For the subcommittee on the Lafayette parish contest, Mr. Kruttschaitt reported, first, that the committee was without legal authority to pass upon the legal questions involved in the petition that Messrs. Broussard and DeClouet be unseated for having removed from the ward and precinct, respectively, from which they were elected to the parish committee.

 As to other points involved in the Broussard-Scranton petition to review and amend the action of the dominant Lacoste-Voorhies faction, the subcommittee reported practically the same rules and regulations adopted for the St. Martin primary, with alterations as to details in conformity with the action of the executive committee as to advisory rules for the guidance of parish committees. The principal points, then, in the decision of the subcommittee were:

 1. That there should be three commissioners and one clerk at each poll, and that the Broussard-Scranton faction should have the privilege of naming one commissioner and the clerk for each poll.

 2. That the expenses of the primary should be prorated among the candidates, who should post their pro rata before the election. (last 7 sentences unreadable). Lafayette Advertiser 9/9/1903.


 A Peculiar Rock.

 Mr. Armand Deffez brought to The Advertiser office Saturday a very peculiar kind of black earth rock which he states is found in large quantities on Mr. Eugene Richard's place about two miles east of Lafayette. The substance is a very light porous kind of black, leadish rock, which when shaved with a knife crumbles into fine black powder. Lafayette Advertiser 9/9/1903.

 New Residence.

 Mr. C. O. Mouton's handsome new residence on Main street is nearly completed and is a decided addition to that part of town. Lafayette Advertiser 9/9/1903.



Fishing News.

 The fish down at Shell Island at the mouth of Vermilion Bayou  may just as well follow the example of Davy Crockett's historic coon, who exclaimed, "Don't shoot, Mr. Crockett, I'll come down," for a crowd of Isaac Waltons left here Saturday to interview them, and are after fish straight. Those in the party are: Aug. Labbe, Andre Billeaud of Broussard, Arthur Leblanc, Judge Alex Verot, D. M. Verot, Sidney Veazey, Joe Mouton and B. J. Pellerin. Lafayette Advertiser 9/9/1903.

 Fine Rice.

 The Advertiser has received a sample of some extra fine rice raised on the Pomeroy Bros.' plantation at Lowery, La. A count of grains on one of the heads gives 211, and each grain is full and large. The Pomeroy Bros. have 300 acres just like it. The sample is on exhibition in The Advertiser's window.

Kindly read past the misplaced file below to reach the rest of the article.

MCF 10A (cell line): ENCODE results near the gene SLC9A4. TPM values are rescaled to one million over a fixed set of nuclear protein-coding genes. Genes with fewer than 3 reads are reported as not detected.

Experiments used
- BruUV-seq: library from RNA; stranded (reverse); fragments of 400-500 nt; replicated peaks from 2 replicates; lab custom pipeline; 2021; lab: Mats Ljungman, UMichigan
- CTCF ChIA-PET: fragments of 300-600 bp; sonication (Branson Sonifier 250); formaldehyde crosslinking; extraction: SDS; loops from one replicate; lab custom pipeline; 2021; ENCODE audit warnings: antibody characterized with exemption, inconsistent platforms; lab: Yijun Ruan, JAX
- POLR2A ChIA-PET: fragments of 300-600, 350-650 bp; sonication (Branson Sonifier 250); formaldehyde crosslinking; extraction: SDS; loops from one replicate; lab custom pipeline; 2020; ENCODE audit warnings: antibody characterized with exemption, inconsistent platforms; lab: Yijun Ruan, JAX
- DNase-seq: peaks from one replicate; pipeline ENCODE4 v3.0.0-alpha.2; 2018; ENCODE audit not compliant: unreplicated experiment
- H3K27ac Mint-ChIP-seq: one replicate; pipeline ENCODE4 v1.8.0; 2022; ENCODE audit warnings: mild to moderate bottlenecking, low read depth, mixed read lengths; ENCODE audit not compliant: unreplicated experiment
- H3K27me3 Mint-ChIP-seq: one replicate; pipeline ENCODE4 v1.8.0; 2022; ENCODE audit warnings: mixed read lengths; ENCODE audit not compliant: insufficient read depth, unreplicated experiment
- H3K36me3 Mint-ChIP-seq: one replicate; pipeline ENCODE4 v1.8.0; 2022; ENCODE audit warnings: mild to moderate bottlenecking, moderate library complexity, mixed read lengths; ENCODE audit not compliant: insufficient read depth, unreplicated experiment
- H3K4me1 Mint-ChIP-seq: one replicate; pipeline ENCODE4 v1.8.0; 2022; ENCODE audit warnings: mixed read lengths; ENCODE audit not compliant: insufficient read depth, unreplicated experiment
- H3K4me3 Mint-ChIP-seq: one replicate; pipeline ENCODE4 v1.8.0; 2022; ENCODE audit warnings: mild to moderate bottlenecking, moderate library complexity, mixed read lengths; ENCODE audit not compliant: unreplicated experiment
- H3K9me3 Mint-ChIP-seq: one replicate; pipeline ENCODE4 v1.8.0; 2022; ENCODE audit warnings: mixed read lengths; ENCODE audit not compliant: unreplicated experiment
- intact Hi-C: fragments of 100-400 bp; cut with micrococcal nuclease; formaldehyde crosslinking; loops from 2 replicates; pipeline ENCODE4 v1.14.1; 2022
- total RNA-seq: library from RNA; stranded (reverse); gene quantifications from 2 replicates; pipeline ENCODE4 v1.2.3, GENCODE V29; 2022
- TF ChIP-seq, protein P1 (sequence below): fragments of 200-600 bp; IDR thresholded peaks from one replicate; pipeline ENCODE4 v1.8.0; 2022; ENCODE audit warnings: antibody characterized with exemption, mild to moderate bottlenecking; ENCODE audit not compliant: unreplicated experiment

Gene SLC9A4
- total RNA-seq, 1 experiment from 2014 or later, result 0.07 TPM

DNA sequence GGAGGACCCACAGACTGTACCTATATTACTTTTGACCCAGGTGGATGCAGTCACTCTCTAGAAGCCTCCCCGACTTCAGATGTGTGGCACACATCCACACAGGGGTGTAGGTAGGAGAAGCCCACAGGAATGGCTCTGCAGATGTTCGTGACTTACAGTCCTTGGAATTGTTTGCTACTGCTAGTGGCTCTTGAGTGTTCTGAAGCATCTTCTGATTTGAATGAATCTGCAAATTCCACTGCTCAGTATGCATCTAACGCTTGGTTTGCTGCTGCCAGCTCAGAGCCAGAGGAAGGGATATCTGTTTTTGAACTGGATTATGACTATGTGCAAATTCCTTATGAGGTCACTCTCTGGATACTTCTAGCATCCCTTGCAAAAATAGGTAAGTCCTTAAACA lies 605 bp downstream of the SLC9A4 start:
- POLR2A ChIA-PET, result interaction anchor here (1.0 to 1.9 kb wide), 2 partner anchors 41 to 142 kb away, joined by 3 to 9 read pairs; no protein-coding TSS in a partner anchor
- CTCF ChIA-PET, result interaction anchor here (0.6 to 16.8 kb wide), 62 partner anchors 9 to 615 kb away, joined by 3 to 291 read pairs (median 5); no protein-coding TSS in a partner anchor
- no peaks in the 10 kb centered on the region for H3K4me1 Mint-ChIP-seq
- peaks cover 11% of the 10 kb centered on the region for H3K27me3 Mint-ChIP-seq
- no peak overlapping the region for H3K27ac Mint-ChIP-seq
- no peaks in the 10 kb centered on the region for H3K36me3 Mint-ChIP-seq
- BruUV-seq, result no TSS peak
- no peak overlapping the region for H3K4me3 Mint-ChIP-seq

Lafayette Advertiser 9/9/1903.






 Benefit Sunday Night.

 Mr. Edwin Southers, a prominent actor, well and favorably known to Lafayette theater goers, best remembered by his beautiful presentations of Faust and Monte Cristo, is in the city, and is accompanied by his daughter, Miss Marie Southers. By reason of reverses and a railroad wreck on the A. C. L. near Quilman, La., in which Mrs. Southers, also well known to our theater patrons, was very seriously injured. Mr. Southers is in straightened circumstances. An effort will be made to give him a testimonial benefit at the opera house Sunday night, Sept. 18. Falk's Opera House has been offered to Mr. Southers free of charge by Manger Bendel, and no doubt a large crowd will be present that night to assist Mr. Southers, whose performances are always worth the price of admission. Lafayette Advertiser 9/9/1903.





A Great Advantage.

 A reporter for the Advertiser, during his rounds, paid a visit to the Merchants' Wholesale Grocer, Co., now located in its handsome two-story brick building. He was cordially invited by President Demanade and Mr. Jeanmard, the book keeper, who very courteously showed him over the entire building. The Grocer Co. opened up for business on Sept. 1, and has more than met with the success expected. The house was filled with various goods, though not nearly all the stock was received. In speaking as to prices President Demanade states that the Company can easily meet New Orleans prices (last 4 sentences unreadable). Lafayette Advertiser 9/9/1903.




For a Worthy Cause.

 A number of charitable ladies will sell refreshments at the Band concert at Parkerson's Grove Friday night to raise money for a widow who has several children and has been left in almost destitute circumstances. This is a case where assistance is deserved and we are sure that the big hearted people of Lafayette will see that this widow and her children shall not lack for anything. Lafayette Advertiser 9/9/1903.


 Death of Rev. Gladu.

 Rev. Peter Gladu, brother of Dr. A. Gladu of this place, died in Columbus, Ohio, on Sunday, Aug. 3o. Rev. Gladu was the beloved pastor of the church at Wellston, Ohio, at which place his loss is greatly felt. Rev. Gladu had been in bad health for some time, and was forced to give up his pastoral duties and go to Columbus, where he received the best medical attention. The funeral services were held at the Cathedral, were conducted by Father Leyden, of Columbus, who returned from Canada, where he was away on a visit, specially to render his friend his last service. The remains were interred in Mt. Calvary cemetery. Rev. Gladu was well known here, and his friends will learn of his demise with deep regret. Lafayette Advertiser 9/9/1903.